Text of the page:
Eclipse News

August 2, 2017

Photography tips and links for the upcoming total solar eclipse on Aug. 21, 2017. Follow the blog as Ann and I travel to Madras, Oregon to view the eclipse.

Totality in the Arctic: March 20, 2015, Svalbard. Vernal equinox total solar eclipse.

NationalGeographic.com interviews me and astrophotographer Babek Tafreshi on How to Photograph a Solar Eclipse.

Photos: The 2015 total eclipse in Svlabard

NASA Solar Eclipse Map: Where to see totality

Stan’s tips:

First advice is to take time to look at the eclipse with your eyes. It will be the most surreal and fantastic thing you will ever see. And if you are messing around with the cameras too much, you will kill yourself if you didn’t see much of the totality. Remember to look up and experience it, you won’t regret it. (It is perfectly safe to look during totality without the filters or glasses, you aren’t looking at the surface of the sun, just the outer atmosphere (corona) which is about as bright as the full moon). The total part of the eclipse only lasts between 2 and 2 ½ minutes, so it is quick.

To be safe, get eclipse glasses and if you plan to shoot the partial phase of the eclipse leading up to totality, get a good solar filter. Thousand Oaks Optical has both, order soon to prevent any delays. http://thousandoaksoptical.com/shop/solar-filters/silver-black-polymer-sheets/

On the NASA map in the link at the top of this page, you can zoom in to your location. Between the blues lines you will see a total eclipse. Get as close to the center red line as you can to see the maximum in that area. Outside of the blue lines you see a partial eclipse, so you want to avoid that. Zoom in and click on a town, a box comes up with all the times. It’s in Universal Time, or GMT so you convert to your time zone. Main thing to pay attention to is “Start of total eclipse”.

On the center path, I’m pretty sure all hotels are taken. Best to get to your location early Sunday at the latest, early Saturday if you can. There will be huge crowds and many states are predicting gridlock on highways and especially side roads. If you can camp, that should work or even sleep in your car- which I think lots of people will be doing. If you have friends or relatives near the center line, stay with them. If you can stay inside the blue lines, you’re good in case of heavy traffic Monday. Get up real early Monday (before dawn) if you are driving anywhere.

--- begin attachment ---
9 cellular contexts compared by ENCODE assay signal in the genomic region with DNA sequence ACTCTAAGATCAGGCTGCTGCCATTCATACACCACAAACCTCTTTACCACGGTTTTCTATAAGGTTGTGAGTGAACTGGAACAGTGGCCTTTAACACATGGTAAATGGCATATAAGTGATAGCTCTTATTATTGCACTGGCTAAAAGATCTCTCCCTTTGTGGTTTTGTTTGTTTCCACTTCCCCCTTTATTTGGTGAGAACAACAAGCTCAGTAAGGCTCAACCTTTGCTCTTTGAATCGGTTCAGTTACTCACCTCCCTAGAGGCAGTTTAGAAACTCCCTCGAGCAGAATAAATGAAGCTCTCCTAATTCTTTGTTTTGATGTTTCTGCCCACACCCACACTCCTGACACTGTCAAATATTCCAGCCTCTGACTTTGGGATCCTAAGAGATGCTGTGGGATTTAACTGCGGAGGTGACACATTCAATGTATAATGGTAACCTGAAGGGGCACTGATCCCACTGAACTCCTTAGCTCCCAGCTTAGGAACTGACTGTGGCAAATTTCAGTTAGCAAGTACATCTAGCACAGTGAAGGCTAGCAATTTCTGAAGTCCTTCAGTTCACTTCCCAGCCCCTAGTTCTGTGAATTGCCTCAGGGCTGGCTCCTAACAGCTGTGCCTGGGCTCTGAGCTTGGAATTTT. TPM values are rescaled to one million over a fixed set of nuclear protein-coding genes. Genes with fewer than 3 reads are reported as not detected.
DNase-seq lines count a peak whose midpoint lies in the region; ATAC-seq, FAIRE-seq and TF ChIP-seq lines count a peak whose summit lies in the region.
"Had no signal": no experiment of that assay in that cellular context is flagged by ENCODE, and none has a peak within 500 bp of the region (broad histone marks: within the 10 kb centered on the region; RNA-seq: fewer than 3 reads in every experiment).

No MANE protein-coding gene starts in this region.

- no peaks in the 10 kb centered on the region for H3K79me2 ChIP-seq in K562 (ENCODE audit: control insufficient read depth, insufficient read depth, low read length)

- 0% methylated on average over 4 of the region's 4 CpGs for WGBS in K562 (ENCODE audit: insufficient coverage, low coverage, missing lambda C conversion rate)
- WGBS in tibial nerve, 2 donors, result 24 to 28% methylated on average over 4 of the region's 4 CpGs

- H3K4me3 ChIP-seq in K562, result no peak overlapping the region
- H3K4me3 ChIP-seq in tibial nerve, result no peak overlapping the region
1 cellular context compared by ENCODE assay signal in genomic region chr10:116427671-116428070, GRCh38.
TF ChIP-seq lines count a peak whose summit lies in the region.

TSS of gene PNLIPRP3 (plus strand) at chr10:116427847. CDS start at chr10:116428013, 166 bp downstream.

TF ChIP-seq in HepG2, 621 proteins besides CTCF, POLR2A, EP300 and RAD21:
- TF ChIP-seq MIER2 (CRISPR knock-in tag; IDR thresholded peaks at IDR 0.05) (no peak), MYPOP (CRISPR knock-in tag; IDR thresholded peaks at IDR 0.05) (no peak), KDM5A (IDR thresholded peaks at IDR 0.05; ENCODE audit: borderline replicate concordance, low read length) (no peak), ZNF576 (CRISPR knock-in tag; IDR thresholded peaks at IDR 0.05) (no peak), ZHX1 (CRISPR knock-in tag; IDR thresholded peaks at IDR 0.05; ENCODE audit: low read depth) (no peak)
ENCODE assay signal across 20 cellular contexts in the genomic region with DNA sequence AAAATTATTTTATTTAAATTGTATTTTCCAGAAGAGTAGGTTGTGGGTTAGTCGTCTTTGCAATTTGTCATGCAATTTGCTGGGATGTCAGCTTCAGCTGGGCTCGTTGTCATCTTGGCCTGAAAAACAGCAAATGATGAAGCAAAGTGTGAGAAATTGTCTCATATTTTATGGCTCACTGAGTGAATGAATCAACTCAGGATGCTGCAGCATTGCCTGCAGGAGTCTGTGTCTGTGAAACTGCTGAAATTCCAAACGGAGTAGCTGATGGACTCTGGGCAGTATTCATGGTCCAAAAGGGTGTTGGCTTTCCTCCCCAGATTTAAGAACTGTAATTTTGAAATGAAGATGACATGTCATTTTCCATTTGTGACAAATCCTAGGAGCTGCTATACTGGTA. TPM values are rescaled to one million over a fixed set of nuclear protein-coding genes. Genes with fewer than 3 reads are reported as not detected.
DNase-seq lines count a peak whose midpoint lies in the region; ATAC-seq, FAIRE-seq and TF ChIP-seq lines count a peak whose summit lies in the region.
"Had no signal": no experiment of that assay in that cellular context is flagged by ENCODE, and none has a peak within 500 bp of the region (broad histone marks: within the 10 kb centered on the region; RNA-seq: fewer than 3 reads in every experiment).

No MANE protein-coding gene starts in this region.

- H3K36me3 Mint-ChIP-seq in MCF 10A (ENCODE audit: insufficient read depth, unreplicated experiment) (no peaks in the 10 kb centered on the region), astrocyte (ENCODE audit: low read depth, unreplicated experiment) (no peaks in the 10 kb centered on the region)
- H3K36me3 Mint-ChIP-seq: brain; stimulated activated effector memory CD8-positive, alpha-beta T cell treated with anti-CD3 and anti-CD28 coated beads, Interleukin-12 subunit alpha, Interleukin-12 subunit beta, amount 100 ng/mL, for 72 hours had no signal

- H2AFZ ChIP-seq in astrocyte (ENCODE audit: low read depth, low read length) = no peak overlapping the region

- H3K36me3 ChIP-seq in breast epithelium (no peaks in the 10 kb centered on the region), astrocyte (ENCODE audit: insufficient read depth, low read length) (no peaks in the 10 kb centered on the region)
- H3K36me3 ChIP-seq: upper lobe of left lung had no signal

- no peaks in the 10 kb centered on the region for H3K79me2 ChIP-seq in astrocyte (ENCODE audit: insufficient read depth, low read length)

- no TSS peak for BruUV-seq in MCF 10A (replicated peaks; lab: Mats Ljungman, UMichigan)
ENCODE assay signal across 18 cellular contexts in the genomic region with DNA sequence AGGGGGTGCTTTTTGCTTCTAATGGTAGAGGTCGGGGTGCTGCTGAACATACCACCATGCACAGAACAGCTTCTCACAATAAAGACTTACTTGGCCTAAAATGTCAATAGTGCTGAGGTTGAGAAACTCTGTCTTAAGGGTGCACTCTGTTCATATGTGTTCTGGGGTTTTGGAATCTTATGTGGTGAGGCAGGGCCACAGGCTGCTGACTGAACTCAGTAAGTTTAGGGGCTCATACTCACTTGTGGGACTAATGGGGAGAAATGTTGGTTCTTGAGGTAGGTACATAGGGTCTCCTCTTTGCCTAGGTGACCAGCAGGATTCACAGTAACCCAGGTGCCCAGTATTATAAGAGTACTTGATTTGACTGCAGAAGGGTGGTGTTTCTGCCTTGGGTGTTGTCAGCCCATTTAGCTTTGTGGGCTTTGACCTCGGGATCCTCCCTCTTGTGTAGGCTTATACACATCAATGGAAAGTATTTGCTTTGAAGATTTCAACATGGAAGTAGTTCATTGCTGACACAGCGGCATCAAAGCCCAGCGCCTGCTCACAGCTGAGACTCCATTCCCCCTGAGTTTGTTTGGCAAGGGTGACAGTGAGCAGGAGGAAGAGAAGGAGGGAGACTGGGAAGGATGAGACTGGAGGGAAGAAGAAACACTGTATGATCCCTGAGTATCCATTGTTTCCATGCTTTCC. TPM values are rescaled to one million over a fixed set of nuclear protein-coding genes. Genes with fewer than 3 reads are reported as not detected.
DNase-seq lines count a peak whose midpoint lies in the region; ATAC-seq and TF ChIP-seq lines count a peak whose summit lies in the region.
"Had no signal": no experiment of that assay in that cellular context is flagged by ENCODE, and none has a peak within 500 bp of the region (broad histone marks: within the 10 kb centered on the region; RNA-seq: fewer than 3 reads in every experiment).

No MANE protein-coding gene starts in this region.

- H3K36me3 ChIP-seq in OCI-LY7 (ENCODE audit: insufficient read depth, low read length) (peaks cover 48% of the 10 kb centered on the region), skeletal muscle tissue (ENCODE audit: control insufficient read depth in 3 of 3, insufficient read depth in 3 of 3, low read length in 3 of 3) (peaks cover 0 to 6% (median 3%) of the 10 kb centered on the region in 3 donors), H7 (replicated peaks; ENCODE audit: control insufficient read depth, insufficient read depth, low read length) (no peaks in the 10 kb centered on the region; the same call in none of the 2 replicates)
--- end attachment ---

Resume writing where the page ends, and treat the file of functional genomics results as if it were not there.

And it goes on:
There are mainly two kinds of eclipse photos- wide and telephoto. The telephoto is the tight shot you see all the time, for the most part every eclipse looks the same shot this way. The wide shot is more interesting since you see details of your surroundings. If you have only the one lens that came with the camera, then use that on the widest focal length setting. The sun will be high in the sky- the box on the NASA Google map also has the altitude (ALT) in degrees. So you can shoot real wide horizontally, or less wide vertically. You can do a test by seeing what lens focal length you need to also get the ground in the shot. Go out just before noon or around 2pm and see if the sun and the landscape fit into your viewfinder. Unfortunately the wider you go, the smaller the sun gets. But the sight in the sky is so spectacular, it won’t really matter. Plus if you don’t get the landscape, that’s ok, you’ll probably get some trees or people in the photo.

Don’t try to changes lenses during the totality!! There isn’t enough time and you will miss quite a bit of the eclipse. Just stick with one lens and take in the whole experience.

Exposure can be tricky. I did one total eclipse, in March 2015 in Svalbard, which is north of Norway, way above the Arctic Circle. Very wild. I shot the whole eclipse, from start to finish. That includes the partial phase which lasts about 1 hour on each side of totality. I used safe solar filters on a telephoto and wide angle and later did a time-lapse sequence still image of the whole thing. You definitely need the solar filter if you are planning to shoot before and after totality. With the sheets I recommended, you can cut them to the diameter of your lens and use tape to hold it in place. Make sure you can remove it quickly, you’ll have to do that right at totality.

You might want to concentrate on just the totality. Then you can get shots of the people around you before and after and enjoy the partial phases of the eclipse with the solar glasses. If you want just the totality, put the camera on the Manual mode a few minutes before (people will tell you when it is getting close), set the camera at ISO 400, f8, 1/500 second. Take a couple at that setting (you don’t need a filter for totality). Then slow down the shutter speeds to 1/125, 1/60, 1/30 and 1/15 sec. You should have the camera on a tripod. Then you can go as slow as 1/8 sec. Take a couple at each setting. It will get very dark, you may have to turn on the light in the camera to see the settings. Try all of this at night to see if you can see everything. But also make sure to look up at the eclipse when it happens!

Most of all, have fun and enjoy the experience.

 

 

 

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